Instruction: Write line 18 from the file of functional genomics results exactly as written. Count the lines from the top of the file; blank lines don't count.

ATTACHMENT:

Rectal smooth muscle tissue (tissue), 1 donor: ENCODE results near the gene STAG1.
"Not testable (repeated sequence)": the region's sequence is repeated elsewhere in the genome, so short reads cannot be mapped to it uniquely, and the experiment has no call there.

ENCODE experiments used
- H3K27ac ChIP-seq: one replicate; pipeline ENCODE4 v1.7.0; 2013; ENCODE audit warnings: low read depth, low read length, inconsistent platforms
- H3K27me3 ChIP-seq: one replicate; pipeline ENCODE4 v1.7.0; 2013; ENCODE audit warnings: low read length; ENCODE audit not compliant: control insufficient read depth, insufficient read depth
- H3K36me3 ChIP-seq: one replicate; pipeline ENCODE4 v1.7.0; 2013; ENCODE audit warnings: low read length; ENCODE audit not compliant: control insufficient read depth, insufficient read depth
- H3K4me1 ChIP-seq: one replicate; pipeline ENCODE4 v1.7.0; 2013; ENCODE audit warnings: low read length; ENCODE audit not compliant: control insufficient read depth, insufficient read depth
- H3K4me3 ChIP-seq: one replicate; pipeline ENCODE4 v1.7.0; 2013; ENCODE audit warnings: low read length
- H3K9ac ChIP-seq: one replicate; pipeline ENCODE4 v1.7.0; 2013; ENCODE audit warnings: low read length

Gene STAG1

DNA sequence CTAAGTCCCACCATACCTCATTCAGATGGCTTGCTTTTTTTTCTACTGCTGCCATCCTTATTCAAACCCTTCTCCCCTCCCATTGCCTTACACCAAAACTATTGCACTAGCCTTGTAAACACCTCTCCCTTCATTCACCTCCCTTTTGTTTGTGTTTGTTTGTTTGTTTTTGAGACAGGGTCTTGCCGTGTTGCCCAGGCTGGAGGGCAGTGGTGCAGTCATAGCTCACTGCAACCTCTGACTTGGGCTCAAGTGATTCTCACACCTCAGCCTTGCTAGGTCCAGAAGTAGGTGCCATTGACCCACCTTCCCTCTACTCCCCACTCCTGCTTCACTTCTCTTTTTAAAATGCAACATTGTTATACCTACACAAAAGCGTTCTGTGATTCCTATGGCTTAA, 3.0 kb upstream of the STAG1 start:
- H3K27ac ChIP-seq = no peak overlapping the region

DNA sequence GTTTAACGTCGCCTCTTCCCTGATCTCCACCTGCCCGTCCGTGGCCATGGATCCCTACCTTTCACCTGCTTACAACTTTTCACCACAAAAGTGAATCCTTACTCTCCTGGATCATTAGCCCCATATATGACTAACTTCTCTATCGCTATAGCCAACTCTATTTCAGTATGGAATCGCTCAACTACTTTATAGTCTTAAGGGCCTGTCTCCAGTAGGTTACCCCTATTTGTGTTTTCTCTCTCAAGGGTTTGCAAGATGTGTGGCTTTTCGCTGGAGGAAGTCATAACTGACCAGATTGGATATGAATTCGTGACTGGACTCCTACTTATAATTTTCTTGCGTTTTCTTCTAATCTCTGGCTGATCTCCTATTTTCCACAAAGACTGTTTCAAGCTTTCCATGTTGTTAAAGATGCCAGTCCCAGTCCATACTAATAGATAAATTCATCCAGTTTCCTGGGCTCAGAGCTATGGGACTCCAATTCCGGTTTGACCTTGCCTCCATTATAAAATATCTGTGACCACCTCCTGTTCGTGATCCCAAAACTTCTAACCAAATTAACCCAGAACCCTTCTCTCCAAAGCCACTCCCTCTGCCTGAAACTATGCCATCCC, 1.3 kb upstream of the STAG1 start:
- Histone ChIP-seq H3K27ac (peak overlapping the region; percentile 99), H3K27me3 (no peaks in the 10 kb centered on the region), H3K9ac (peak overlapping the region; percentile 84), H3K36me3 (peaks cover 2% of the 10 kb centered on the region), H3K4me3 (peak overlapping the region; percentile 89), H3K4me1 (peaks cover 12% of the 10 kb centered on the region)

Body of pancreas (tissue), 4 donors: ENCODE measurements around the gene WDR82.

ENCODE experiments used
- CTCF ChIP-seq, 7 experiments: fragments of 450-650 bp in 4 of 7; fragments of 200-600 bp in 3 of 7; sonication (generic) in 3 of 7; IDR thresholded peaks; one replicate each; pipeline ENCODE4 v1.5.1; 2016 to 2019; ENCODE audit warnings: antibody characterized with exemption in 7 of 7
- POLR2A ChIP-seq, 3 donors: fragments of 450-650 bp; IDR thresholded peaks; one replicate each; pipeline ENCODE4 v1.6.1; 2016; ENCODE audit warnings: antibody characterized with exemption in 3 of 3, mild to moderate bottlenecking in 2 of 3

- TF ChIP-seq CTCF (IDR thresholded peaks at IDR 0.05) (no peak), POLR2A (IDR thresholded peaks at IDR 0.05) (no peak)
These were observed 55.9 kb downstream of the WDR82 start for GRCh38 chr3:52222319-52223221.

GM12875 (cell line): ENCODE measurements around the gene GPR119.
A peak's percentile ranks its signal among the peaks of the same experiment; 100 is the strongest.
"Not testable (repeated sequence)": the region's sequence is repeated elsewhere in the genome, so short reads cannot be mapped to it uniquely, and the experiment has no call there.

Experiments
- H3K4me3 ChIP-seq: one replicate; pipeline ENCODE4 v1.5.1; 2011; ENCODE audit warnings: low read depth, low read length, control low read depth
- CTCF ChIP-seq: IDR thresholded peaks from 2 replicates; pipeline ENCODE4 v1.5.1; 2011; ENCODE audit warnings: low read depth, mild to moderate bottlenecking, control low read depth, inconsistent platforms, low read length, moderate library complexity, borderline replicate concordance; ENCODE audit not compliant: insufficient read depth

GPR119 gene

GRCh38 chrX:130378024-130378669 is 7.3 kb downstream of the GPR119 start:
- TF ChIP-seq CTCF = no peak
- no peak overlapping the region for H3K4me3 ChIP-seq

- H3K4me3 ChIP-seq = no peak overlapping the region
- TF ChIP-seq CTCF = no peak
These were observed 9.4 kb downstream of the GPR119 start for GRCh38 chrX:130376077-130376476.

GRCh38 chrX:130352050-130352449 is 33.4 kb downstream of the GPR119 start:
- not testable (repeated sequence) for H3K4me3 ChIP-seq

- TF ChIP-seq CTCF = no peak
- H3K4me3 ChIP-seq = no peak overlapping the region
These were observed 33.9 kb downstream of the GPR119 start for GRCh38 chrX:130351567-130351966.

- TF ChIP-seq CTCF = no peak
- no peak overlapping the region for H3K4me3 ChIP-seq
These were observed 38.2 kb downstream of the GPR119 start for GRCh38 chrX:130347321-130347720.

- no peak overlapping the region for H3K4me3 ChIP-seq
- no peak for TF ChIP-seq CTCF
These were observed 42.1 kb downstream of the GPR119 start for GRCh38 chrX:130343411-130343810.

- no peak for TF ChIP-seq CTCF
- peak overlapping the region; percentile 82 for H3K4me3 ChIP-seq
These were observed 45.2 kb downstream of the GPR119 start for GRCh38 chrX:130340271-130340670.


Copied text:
- POLR2A ChIP-seq, 3 donors: fragments of 450-650 bp; IDR thresholded peaks; one replicate each; pipeline ENCODE4 v1.6.1; 2016; ENCODE audit warnings: antibody characterized with exemption in 3 of 3, mild to moderate bottlenecking in 2 of 3